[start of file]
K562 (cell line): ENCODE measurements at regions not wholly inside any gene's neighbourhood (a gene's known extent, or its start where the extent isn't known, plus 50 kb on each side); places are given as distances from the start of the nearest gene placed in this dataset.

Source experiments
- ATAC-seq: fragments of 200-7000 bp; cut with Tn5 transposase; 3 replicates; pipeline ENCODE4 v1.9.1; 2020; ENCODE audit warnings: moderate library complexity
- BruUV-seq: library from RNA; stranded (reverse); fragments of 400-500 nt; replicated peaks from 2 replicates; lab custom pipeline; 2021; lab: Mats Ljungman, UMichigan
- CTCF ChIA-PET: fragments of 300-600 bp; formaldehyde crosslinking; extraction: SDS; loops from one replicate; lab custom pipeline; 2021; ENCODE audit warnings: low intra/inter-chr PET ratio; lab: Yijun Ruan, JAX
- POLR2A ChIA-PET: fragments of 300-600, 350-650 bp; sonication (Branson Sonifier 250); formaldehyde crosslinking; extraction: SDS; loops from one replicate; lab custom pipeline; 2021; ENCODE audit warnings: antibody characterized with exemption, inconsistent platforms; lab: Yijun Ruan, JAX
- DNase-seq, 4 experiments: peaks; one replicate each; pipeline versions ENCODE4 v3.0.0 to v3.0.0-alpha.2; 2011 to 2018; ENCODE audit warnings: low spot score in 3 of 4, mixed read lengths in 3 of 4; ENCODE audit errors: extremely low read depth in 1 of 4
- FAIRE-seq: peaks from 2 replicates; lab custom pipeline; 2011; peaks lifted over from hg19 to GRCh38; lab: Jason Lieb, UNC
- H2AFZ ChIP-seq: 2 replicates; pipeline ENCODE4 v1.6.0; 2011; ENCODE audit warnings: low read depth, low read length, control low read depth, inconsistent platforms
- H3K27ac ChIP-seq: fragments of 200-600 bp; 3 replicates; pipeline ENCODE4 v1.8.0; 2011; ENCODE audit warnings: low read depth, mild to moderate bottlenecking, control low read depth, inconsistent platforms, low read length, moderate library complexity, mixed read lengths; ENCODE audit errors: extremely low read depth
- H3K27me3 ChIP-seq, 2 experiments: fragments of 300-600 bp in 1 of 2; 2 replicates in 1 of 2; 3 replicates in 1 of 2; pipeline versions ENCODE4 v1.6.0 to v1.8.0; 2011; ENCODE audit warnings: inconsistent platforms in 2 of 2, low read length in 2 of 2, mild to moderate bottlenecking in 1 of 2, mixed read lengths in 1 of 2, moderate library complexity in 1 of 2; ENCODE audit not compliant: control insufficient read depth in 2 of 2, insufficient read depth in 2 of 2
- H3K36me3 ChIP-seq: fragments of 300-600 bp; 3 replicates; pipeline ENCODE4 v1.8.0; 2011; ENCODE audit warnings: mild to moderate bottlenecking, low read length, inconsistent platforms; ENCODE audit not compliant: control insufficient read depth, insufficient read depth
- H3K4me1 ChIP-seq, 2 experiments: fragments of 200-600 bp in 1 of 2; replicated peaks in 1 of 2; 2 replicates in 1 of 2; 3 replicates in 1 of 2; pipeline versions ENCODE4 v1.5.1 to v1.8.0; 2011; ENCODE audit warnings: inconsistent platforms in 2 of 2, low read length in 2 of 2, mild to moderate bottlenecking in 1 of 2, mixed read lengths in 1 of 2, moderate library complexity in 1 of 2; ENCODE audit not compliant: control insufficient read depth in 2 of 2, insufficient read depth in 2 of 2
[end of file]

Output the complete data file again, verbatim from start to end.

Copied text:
K562 (cell line): ENCODE measurements at regions not wholly inside any gene's neighbourhood (a gene's known extent, or its start where the extent isn't known, plus 50 kb on each side); places are given as distances from the start of the nearest gene placed in this dataset.

Source experiments
- ATAC-seq: fragments of 200-7000 bp; cut with Tn5 transposase; 3 replicates; pipeline ENCODE4 v1.9.1; 2020; ENCODE audit warnings: moderate library complexity
- BruUV-seq: library from RNA; stranded (reverse); fragments of 400-500 nt; replicated peaks from 2 replicates; lab custom pipeline; 2021; lab: Mats Ljungman, UMichigan
- CTCF ChIA-PET: fragments of 300-600 bp; formaldehyde crosslinking; extraction: SDS; loops from one replicate; lab custom pipeline; 2021; ENCODE audit warnings: low intra/inter-chr PET ratio; lab: Yijun Ruan, JAX
- POLR2A ChIA-PET: fragments of 300-600, 350-650 bp; sonication (Branson Sonifier 250); formaldehyde crosslinking; extraction: SDS; loops from one replicate; lab custom pipeline; 2021; ENCODE audit warnings: antibody characterized with exemption, inconsistent platforms; lab: Yijun Ruan, JAX
- DNase-seq, 4 experiments: peaks; one replicate each; pipeline versions ENCODE4 v3.0.0 to v3.0.0-alpha.2; 2011 to 2018; ENCODE audit warnings: low spot score in 3 of 4, mixed read lengths in 3 of 4; ENCODE audit errors: extremely low read depth in 1 of 4
- FAIRE-seq: peaks from 2 replicates; lab custom pipeline; 2011; peaks lifted over from hg19 to GRCh38; lab: Jason Lieb, UNC
- H2AFZ ChIP-seq: 2 replicates; pipeline ENCODE4 v1.6.0; 2011; ENCODE audit warnings: low read depth, low read length, control low read depth, inconsistent platforms
- H3K27ac ChIP-seq: fragments of 200-600 bp; 3 replicates; pipeline ENCODE4 v1.8.0; 2011; ENCODE audit warnings: low read depth, mild to moderate bottlenecking, control low read depth, inconsistent platforms, low read length, moderate library complexity, mixed read lengths; ENCODE audit errors: extremely low read depth
- H3K27me3 ChIP-seq, 2 experiments: fragments of 300-600 bp in 1 of 2; 2 replicates in 1 of 2; 3 replicates in 1 of 2; pipeline versions ENCODE4 v1.6.0 to v1.8.0; 2011; ENCODE audit warnings: inconsistent platforms in 2 of 2, low read length in 2 of 2, mild to moderate bottlenecking in 1 of 2, mixed read lengths in 1 of 2, moderate library complexity in 1 of 2; ENCODE audit not compliant: control insufficient read depth in 2 of 2, insufficient read depth in 2 of 2
- H3K36me3 ChIP-seq: fragments of 300-600 bp; 3 replicates; pipeline ENCODE4 v1.8.0; 2011; ENCODE audit warnings: mild to moderate bottlenecking, low read length, inconsistent platforms; ENCODE audit not compliant: control insufficient read depth, insufficient read depth
- H3K4me1 ChIP-seq, 2 experiments: fragments of 200-600 bp in 1 of 2; replicated peaks in 1 of 2; 2 replicates in 1 of 2; 3 replicates in 1 of 2; pipeline versions ENCODE4 v1.5.1 to v1.8.0; 2011; ENCODE audit warnings: inconsistent platforms in 2 of 2, low read length in 2 of 2, mild to moderate bottlenecking in 1 of 2, mixed read lengths in 1 of 2, moderate library complexity in 1 of 2; ENCODE audit not compliant: control insufficient read depth in 2 of 2, insufficient read depth in 2 of 2